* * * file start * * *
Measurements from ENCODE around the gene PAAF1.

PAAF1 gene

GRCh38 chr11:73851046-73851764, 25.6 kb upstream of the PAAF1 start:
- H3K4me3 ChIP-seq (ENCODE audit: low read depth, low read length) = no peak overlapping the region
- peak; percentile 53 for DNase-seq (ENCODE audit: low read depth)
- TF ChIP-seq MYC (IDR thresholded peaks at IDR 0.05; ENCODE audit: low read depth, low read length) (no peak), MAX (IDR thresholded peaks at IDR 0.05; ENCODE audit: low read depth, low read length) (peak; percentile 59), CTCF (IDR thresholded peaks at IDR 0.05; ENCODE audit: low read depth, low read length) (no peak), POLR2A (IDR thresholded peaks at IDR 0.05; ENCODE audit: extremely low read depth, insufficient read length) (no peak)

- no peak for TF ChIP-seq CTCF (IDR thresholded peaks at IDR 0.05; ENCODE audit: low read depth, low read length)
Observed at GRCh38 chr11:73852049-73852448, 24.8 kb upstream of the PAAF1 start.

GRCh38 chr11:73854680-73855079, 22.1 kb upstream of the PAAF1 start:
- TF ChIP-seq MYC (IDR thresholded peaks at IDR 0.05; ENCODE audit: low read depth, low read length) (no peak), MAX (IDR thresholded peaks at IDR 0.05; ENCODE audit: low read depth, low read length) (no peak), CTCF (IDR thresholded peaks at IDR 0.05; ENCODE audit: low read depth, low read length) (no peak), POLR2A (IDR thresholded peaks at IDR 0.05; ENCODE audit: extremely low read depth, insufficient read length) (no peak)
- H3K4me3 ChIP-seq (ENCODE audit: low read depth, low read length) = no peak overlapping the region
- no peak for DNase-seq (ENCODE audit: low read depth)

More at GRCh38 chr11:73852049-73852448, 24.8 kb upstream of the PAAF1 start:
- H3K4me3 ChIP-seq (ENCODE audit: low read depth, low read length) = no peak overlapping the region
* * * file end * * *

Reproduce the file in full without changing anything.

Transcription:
Measurements from ENCODE around the gene PAAF1.

PAAF1 gene

GRCh38 chr11:73851046-73851764, 25.6 kb upstream of the PAAF1 start:
- H3K4me3 ChIP-seq (ENCODE audit: low read depth, low read length) = no peak overlapping the region
- peak; percentile 53 for DNase-seq (ENCODE audit: low read depth)
- TF ChIP-seq MYC (IDR thresholded peaks at IDR 0.05; ENCODE audit: low read depth, low read length) (no peak), MAX (IDR thresholded peaks at IDR 0.05; ENCODE audit: low read depth, low read length) (peak; percentile 59), CTCF (IDR thresholded peaks at IDR 0.05; ENCODE audit: low read depth, low read length) (no peak), POLR2A (IDR thresholded peaks at IDR 0.05; ENCODE audit: extremely low read depth, insufficient read length) (no peak)

- no peak for TF ChIP-seq CTCF (IDR thresholded peaks at IDR 0.05; ENCODE audit: low read depth, low read length)
Observed at GRCh38 chr11:73852049-73852448, 24.8 kb upstream of the PAAF1 start.

GRCh38 chr11:73854680-73855079, 22.1 kb upstream of the PAAF1 start:
- TF ChIP-seq MYC (IDR thresholded peaks at IDR 0.05; ENCODE audit: low read depth, low read length) (no peak), MAX (IDR thresholded peaks at IDR 0.05; ENCODE audit: low read depth, low read length) (no peak), CTCF (IDR thresholded peaks at IDR 0.05; ENCODE audit: low read depth, low read length) (no peak), POLR2A (IDR thresholded peaks at IDR 0.05; ENCODE audit: extremely low read depth, insufficient read length) (no peak)
- H3K4me3 ChIP-seq (ENCODE audit: low read depth, low read length) = no peak overlapping the region
- no peak for DNase-seq (ENCODE audit: low read depth)

More at GRCh38 chr11:73852049-73852448, 24.8 kb upstream of the PAAF1 start:
- H3K4me3 ChIP-seq (ENCODE audit: low read depth, low read length) = no peak overlapping the region